Explain like I'm five: Is Test Driven Development really that used in most of the programming world?

When I'm navigating on the big wide web that is the internet I often see job postings that require experience in TDD. I've been programming for about two years and I've never really used PHPunit(shame) because each time I finish a functionality I test it with various inputs to correct bugs. Can someone explain (like I'm five) what's the importance of programming using TDD?

P.S.: I hope I've posted this in the right place cause this is my first time :p

I do TDD sometimes but it's never been my only way of coding, for me it just doesn't always fit the problem practically. But if I have a really good idea heading in of what I want the solution to look like and where the interfaces are going to be, it's a great way to step through your code and proactively sturdy it up.

I'll add that TDD is a bit like going to the gym, lots of folks have a membership, but most don't go as much as they say they do. TDD is a very disciplined way of coding and in truth it's not actually that popular, even among those who claim they do it.

I tend to take the opposite approach. The more unsure I am, the more I leverage TDD. Writing tests first really helps me think about structure, interfaces, etc.

In my experience, I've found that many people and companies conflate and/or confuse TDD with unit testing in general. If someone asks me if I do TDD, I say no and then quickly explain that I'm less interested in when the tests are written - as long as they are written.

I've worked with a few people who always write the tests first. But the vast majority (90%+) tend to write tests during or after their code (or not at all!)

Totally agree. I also think "TDD" is often used to mean "Unit tests". Saying that you never unit tested your code during a job interview sounds a bit like suicide to me. On the other hand, I think no one will think it's a real problem if you code first and then unit test it.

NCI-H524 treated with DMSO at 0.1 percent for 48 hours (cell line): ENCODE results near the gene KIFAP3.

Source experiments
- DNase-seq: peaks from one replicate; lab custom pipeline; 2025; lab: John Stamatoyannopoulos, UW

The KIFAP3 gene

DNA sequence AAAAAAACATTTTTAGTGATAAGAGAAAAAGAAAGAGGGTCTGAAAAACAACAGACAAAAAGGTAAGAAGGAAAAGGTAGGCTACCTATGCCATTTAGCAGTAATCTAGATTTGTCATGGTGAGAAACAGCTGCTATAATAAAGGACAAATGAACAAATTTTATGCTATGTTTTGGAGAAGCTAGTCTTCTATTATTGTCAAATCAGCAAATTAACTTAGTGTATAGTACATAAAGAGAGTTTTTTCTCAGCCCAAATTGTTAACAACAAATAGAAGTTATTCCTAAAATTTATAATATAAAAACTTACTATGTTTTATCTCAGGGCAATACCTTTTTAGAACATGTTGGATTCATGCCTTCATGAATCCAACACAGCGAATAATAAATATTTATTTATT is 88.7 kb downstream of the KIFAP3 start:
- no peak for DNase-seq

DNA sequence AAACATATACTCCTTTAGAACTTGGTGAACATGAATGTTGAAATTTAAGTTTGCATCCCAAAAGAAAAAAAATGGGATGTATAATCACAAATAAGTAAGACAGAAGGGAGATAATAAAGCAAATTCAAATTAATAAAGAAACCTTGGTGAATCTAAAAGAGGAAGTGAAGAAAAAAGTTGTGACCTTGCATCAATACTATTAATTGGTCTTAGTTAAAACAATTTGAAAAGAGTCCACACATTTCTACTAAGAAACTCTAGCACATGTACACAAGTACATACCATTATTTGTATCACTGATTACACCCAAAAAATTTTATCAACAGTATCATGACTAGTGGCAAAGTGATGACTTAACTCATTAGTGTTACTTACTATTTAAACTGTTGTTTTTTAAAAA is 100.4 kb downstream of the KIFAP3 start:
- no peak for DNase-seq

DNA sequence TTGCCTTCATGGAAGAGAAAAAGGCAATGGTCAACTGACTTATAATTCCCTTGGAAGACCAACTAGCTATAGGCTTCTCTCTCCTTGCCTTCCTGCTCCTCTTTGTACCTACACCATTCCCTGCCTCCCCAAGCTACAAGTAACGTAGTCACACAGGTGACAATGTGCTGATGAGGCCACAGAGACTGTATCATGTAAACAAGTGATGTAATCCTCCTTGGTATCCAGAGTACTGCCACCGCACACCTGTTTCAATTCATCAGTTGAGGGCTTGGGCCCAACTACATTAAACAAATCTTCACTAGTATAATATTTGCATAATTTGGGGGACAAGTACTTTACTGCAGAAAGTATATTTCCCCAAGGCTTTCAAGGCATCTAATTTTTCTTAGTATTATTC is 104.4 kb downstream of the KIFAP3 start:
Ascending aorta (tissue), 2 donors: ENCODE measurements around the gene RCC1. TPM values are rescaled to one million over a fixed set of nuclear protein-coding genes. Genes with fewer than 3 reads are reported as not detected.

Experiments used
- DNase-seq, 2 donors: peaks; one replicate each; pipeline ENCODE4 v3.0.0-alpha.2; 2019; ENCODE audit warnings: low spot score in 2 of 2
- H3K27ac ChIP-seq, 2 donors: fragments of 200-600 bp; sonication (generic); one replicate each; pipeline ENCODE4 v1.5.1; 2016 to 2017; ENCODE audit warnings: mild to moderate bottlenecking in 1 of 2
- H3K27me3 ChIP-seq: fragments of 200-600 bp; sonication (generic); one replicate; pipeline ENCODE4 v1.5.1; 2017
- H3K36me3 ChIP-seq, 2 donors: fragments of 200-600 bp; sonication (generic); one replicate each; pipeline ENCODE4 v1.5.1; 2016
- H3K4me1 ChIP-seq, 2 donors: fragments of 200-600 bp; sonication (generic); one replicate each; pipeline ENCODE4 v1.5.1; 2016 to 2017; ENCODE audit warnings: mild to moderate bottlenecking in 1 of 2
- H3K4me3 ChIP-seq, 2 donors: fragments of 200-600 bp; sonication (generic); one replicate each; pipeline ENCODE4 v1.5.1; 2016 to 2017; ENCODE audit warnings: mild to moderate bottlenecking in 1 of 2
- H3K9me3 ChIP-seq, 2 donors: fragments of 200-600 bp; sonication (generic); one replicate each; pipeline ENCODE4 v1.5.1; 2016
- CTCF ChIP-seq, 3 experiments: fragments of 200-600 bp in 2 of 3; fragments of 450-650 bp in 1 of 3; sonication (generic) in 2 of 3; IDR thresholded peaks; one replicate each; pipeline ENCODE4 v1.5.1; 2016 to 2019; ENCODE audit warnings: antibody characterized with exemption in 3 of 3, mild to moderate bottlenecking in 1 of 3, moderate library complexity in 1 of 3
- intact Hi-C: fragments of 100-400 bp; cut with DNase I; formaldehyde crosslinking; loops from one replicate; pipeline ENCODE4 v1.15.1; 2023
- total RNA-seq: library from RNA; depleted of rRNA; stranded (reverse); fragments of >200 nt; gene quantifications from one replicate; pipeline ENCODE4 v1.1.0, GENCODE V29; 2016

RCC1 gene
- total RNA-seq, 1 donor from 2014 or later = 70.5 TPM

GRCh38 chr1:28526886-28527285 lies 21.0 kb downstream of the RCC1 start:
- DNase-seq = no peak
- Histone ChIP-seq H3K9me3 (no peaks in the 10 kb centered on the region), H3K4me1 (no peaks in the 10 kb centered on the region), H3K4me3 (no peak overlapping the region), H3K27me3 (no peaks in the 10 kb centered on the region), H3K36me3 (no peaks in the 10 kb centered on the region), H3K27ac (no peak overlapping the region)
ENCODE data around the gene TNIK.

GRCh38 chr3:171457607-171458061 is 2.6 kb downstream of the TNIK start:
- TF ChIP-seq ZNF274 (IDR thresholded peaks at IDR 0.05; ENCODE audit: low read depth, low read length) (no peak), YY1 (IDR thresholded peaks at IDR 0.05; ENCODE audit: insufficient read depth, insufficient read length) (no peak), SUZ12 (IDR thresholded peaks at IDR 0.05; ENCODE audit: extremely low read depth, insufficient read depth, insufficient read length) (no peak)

Yeah, I also think that when most companies mention TDD they mean unit testing. In my current job I have practically zero at all to write tests as the main focus of the superiors is to get the most amount of results in the least amount of time possible...

I wrote a blog about this quite a few years ago: coveros.com/why-i-write-tests-first/

I like test-driven development, but I’m not a purist. I almost always write my code with testing in mind, but I don’t always write tests first. Most of the time, but not always.

When I do write the tests first, I find that the process works just like the books say it should. That is, I write the tests and in doing so define the interface that I want to use. By the time I have what I believe to be a complete, failing test, I have identified the behavior I want along with a number of edge cases. Once I start the implementation, coding is fairly straightforward and is usually done more quickly than I would have expected.

There has been a heated debate on whether TDD is good practice or a bad pratice, with valid arguments on both sides (in my opinion).

There is a lot less disagreement whether "Self testing code", as Martin Fowler calls it, is a good thing: martinfowler.com/bliki/SelfTesting...

Spoiler alert: For any non-trivial project, it's a good idea, in my experience. Without it, you can't be sure that you didn't accidentally introduce errors in your software when making changes to the code.

Ever heard of "never change a running system"? That's a sympton of code that is not self testing.

Especially if you are developing in an iterative fashion, regression testing ALL of the code (not just the new features) every iteration is not feasible manually. At least not with reliable results.

But regression testing is exactly what you need to do to prevent unexpected side effects (apart from a design that reduces coupling). A new feature may break an old feature unexpectedly. Or what about that accidental typo you introduced without noticing?

TDD is one practice to lead you to self-testing code.
Some people claim it helps you with the software design, but I would claim you need to know about software design in order for TDD to help you with it.

I've attempted TDD a few times now in my hobby node.js development projects. I think the biggest thing you find is that when you start a new project you just want to get on and start coding. Pulling in the libraries you need and hacking away through the code.